You Can Grow Muscle and You Can Grow Brain!

College Student Studying in Library

A student once said to me, “Mrs. Marshall, my brain hurts!” That was her response to the critical thinking I was stimulating in my classroom. She just wanted to let her brain rest comfortably, but the puzzlement in the question I presented compelled her to try. She was trying so hard it hurt according to her!

You’ve heard the saying, “no pain no gain” right? Usually we think of that in terms of physical exercise. But hang on. We have so much more power than that to affect change in our own lives and in the lives of our children.

Yes, we can grow muscle. We are told that we can “sculpt” or “transform” our bodies. And we’ve all seen those before and after pictures of people of all ages that have done just that. No one even questions whether or not this is true! 

Believe the Truth About Neuroplasticity

But how many people believe in the power of neuroplasticity? A simple way to explain neuroplasticity is that the brain can grow new neurons (brain and nerve cells) and create new connections between them. Scientists now know that these changes can occur throughout life. If that was not true, people with brain injuries or strokes would never recover any function at all. There would be no such thing as rehab. 

Neuroplasticity can be stimulated. Its power can be harnessed through use and practice.

How This is Relevant to Homeschooling

I would say this is relevant to teaching and parenting in general! If your child is “clumsy,” it doesn’t have to be permanent. A bad habit doesn’t have to be permanent. If your child has trouble learning math, it doesn’t mean she can’t ever learn complex math. If your child is four and is not walking yet, it doesn’t mean she will never walk. Neuroplasticity isn’t just for people with brain injuries. It’s for all of us. Whenever we learn something new, it’s at work. Whenever your child practices anything, she is making changes in her brain. And this is a very good reason why we should supervise practice so that our children don’t create changes in their brains that will lead to incorrect conclusions, behavior or decisions later.

Special Needs

If your child has special needs, neuroplasticity should bring hope to you, no matter who says something is not possible for your child. Can you remember the last time the medical profession or science has made a pronouncement that they later changed? People have told you to be realistic right? They’ve said that will protect you from “false” hope, right?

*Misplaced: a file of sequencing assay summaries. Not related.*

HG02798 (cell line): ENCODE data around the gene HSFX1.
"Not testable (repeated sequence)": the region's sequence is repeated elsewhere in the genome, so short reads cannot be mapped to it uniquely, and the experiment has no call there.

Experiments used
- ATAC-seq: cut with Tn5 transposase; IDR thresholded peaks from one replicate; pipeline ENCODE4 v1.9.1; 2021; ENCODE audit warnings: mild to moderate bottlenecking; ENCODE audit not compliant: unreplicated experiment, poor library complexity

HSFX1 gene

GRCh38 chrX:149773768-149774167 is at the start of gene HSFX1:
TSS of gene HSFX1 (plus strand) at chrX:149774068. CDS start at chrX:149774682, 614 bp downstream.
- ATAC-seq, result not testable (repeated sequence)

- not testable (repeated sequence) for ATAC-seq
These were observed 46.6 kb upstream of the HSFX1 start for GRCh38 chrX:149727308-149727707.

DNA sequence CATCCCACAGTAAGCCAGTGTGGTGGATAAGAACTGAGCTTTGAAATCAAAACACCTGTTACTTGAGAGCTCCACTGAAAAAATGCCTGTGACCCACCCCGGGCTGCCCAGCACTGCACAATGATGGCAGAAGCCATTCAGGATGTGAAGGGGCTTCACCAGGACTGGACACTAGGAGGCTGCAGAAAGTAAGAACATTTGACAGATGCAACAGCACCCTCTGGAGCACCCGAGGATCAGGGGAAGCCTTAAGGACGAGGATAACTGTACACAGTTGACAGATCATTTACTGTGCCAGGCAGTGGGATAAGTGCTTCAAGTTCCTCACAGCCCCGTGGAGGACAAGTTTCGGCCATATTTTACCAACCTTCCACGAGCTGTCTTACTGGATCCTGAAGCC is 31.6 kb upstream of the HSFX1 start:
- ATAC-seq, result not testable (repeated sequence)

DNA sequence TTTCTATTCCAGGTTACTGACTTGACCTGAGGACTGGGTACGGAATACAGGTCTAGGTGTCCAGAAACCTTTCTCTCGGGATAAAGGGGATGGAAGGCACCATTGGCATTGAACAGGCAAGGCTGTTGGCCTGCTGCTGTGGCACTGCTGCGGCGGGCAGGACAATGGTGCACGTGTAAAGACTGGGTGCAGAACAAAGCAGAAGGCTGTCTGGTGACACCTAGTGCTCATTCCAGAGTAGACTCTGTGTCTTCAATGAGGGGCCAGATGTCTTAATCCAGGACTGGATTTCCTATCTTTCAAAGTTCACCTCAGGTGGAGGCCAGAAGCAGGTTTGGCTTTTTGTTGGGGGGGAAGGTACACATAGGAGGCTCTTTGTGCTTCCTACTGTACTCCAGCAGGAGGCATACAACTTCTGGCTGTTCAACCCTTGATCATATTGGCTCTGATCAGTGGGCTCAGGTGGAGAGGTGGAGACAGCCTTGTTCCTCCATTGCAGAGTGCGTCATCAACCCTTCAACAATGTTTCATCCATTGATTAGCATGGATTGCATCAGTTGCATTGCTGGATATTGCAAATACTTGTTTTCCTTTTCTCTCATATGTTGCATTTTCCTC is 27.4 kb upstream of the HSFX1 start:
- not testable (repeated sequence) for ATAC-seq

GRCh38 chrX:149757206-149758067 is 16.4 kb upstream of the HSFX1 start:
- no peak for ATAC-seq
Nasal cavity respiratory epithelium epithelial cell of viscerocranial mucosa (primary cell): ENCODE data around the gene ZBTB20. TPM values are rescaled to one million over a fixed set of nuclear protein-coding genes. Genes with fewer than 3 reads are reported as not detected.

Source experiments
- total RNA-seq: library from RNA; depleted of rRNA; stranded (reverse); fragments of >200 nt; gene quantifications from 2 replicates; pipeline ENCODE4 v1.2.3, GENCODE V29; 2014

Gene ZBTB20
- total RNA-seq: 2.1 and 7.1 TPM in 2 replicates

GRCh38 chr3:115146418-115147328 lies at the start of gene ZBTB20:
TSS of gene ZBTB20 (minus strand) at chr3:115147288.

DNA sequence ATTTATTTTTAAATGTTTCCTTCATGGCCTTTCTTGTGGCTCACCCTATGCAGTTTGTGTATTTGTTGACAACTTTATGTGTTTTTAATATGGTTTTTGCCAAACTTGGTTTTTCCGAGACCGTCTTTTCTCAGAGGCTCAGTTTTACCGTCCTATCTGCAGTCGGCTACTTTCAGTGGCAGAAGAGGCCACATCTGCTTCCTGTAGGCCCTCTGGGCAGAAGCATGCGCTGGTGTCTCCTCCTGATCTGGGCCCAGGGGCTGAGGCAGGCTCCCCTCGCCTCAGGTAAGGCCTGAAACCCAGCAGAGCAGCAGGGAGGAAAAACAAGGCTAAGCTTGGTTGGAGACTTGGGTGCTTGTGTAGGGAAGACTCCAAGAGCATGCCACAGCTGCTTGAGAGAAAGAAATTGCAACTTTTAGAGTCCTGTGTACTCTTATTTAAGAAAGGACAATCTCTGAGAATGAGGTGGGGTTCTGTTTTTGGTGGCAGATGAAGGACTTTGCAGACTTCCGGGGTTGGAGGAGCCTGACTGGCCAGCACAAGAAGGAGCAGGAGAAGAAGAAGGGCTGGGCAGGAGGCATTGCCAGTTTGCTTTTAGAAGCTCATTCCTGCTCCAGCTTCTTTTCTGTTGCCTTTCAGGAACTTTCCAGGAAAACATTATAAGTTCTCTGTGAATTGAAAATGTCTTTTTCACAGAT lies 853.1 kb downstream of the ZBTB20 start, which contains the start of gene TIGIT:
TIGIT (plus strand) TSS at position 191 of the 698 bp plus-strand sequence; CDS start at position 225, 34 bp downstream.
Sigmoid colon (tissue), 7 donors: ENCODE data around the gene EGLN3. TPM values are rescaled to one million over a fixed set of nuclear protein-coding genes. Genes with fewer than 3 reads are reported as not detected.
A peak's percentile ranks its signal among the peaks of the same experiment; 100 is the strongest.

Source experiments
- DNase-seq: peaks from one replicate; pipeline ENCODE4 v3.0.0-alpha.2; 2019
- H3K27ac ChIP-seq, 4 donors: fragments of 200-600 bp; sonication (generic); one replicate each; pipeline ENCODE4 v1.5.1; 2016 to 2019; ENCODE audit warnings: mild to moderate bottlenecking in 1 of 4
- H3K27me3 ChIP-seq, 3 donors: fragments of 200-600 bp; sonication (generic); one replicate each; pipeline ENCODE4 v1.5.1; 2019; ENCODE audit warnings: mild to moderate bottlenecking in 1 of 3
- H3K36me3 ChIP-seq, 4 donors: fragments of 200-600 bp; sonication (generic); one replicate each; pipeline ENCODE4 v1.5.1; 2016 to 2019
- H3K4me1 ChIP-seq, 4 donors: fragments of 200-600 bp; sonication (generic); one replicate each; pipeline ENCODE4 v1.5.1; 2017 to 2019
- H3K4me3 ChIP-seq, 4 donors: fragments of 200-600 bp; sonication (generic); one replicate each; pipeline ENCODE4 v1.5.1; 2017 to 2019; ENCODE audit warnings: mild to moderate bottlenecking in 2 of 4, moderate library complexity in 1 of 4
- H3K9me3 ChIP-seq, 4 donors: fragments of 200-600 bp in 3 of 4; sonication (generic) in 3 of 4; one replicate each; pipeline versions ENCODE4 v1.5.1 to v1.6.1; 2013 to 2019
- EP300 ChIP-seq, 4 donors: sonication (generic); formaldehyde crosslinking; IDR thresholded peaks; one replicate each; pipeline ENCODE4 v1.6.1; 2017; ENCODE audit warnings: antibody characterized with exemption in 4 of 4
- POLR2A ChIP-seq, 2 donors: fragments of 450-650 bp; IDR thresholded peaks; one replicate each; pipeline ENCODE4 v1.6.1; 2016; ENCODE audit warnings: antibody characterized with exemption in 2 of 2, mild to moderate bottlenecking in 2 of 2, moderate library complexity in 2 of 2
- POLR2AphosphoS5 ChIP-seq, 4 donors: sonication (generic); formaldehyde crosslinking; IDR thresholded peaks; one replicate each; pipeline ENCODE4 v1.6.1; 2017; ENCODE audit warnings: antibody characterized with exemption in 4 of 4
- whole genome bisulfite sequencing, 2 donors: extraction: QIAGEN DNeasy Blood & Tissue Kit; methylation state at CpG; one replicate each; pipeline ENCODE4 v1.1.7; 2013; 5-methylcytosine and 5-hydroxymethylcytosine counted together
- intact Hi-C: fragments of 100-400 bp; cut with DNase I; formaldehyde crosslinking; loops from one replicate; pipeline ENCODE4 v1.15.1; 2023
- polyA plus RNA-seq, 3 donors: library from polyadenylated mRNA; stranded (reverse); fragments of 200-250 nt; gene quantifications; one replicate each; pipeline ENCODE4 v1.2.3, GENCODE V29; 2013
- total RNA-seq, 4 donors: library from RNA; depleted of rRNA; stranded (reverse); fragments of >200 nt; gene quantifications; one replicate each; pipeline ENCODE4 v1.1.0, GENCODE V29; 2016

Well, has anyone tried to protect you from false despair recently?

Okay, that’s what I’m doing. Stay away from false despair. You have permission to have high hopes for your child.

Protect your child from unrealistic expectations by helping her take baby steps in the right direction — not by having low or non-existent expectations. Begin where she is, and allow hope to flourish.

If you want some specific information about how to stimulate neuroplasticity and help your child’s brain grow in the right direction, you should visit IAHP — both the website and in person. Watch the ten minute video on this IAHP page for an overview. If your child does not have special needs, navigate to the page for well children. What they’ve learned over the years has benefited all of the children that have been exposed to these principles and activities. Also be sure to read Homeschooling and the Brain. (The brain is my favorite subject!)

I had a different topic planned for today. However, I’ve just been made aware that the founder of IAHP has just passed away at 94. He spent his entire life helping families. I was hoping to visit with him one more time this year when I saw this history of his life with an end date

It was Glenn Doman who gave me high hopes for my premature twins and who helped me steer clear of false despair. I hope the same for you.



About Christiane Marshall (35 Posts)

Christiane homeschooled from elementary to high school. She holds a Masters of Education in Curriculum & Instruction, and a Master's of Education in Special Education. She has taught in classrooms and tutored for more than 15 years -- and has an addiction to learning about new developments in brain research. For more information be sure to visit her site.

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